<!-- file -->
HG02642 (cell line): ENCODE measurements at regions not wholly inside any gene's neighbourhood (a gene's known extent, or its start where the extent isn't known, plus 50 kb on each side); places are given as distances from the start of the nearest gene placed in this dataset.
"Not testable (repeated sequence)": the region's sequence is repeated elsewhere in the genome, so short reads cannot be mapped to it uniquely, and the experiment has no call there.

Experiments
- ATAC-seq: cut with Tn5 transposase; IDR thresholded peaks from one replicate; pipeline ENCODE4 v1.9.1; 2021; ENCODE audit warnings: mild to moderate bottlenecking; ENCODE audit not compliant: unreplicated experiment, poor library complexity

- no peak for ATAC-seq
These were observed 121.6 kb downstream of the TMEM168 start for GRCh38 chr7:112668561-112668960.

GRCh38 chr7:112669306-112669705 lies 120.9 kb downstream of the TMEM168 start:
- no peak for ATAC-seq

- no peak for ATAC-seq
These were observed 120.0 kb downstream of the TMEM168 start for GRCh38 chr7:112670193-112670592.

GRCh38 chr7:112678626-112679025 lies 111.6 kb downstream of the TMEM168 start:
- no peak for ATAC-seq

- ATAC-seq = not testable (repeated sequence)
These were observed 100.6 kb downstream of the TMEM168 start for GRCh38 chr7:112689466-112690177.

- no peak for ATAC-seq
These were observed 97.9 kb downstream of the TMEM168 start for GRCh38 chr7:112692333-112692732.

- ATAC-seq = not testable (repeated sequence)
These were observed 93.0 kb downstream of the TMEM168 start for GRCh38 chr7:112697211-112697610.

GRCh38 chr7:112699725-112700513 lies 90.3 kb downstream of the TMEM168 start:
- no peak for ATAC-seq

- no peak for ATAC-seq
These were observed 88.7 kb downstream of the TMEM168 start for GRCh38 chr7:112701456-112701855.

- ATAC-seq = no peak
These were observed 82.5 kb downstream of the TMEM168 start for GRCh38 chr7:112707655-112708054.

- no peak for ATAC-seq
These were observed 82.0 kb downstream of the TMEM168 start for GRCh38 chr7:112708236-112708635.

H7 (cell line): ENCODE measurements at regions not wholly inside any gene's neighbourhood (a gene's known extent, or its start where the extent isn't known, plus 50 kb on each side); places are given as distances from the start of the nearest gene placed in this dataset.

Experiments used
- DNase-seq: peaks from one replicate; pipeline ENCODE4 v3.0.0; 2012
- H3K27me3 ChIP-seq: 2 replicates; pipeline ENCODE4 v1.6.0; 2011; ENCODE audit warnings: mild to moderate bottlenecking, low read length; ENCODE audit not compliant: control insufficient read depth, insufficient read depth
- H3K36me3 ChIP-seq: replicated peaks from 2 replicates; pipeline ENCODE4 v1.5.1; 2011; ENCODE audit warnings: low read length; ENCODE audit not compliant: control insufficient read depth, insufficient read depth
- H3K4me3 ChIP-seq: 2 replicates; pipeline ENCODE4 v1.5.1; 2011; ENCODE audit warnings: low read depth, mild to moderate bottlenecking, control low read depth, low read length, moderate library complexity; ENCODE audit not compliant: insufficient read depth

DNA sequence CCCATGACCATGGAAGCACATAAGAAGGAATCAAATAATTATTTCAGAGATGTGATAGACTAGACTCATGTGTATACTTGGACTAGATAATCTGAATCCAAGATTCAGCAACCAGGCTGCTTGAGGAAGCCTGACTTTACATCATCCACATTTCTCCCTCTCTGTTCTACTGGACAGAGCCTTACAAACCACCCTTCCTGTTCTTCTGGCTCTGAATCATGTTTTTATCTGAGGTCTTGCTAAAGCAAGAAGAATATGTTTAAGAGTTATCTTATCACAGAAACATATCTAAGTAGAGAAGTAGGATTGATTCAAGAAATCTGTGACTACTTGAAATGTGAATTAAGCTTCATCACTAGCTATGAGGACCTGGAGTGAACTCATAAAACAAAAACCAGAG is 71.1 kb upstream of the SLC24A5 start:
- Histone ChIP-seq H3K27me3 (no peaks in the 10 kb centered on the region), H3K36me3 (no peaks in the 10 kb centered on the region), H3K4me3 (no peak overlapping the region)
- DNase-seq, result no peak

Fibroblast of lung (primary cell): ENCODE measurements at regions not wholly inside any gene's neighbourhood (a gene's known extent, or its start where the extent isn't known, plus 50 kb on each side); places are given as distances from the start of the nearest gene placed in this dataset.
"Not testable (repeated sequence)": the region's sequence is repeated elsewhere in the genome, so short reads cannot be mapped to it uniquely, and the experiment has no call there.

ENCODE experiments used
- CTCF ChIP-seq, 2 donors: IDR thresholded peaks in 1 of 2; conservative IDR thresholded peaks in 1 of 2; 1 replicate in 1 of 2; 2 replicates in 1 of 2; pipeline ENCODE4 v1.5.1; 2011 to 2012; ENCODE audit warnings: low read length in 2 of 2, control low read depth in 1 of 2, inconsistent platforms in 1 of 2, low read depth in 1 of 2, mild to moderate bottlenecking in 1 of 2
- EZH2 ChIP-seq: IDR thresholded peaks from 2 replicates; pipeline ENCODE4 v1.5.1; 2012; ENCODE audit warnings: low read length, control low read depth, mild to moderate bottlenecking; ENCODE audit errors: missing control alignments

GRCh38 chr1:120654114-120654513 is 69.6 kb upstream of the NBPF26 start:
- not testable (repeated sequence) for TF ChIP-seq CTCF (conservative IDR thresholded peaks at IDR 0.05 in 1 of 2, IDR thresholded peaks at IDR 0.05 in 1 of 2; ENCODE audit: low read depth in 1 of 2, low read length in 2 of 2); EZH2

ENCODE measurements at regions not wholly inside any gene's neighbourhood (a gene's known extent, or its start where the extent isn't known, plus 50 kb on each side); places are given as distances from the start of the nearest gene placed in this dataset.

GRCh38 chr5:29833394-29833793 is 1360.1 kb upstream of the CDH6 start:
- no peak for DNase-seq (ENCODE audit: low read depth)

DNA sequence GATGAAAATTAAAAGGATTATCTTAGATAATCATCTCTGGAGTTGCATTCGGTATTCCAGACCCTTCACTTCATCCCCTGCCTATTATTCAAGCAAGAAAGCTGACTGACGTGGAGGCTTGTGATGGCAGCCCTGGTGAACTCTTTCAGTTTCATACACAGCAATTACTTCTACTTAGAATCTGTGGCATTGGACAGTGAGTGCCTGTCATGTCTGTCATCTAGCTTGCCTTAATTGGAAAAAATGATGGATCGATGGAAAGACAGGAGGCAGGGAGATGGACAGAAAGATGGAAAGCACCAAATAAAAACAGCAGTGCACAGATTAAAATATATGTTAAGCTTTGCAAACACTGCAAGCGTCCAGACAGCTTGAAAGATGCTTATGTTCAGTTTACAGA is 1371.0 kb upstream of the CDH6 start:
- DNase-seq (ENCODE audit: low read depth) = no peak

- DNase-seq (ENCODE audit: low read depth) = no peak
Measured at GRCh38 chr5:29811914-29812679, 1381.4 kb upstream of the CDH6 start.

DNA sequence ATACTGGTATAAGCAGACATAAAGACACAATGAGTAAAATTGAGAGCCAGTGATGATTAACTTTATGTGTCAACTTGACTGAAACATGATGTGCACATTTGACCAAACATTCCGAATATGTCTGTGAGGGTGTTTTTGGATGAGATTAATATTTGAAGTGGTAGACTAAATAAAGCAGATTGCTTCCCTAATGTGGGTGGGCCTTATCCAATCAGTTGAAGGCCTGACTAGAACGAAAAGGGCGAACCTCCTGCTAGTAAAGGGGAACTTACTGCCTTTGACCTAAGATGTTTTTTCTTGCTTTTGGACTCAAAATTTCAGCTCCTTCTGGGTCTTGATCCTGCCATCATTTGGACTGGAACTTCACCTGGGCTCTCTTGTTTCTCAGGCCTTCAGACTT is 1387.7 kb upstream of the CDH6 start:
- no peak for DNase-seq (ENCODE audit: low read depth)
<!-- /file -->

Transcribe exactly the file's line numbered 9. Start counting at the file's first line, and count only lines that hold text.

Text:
- no peak for ATAC-seq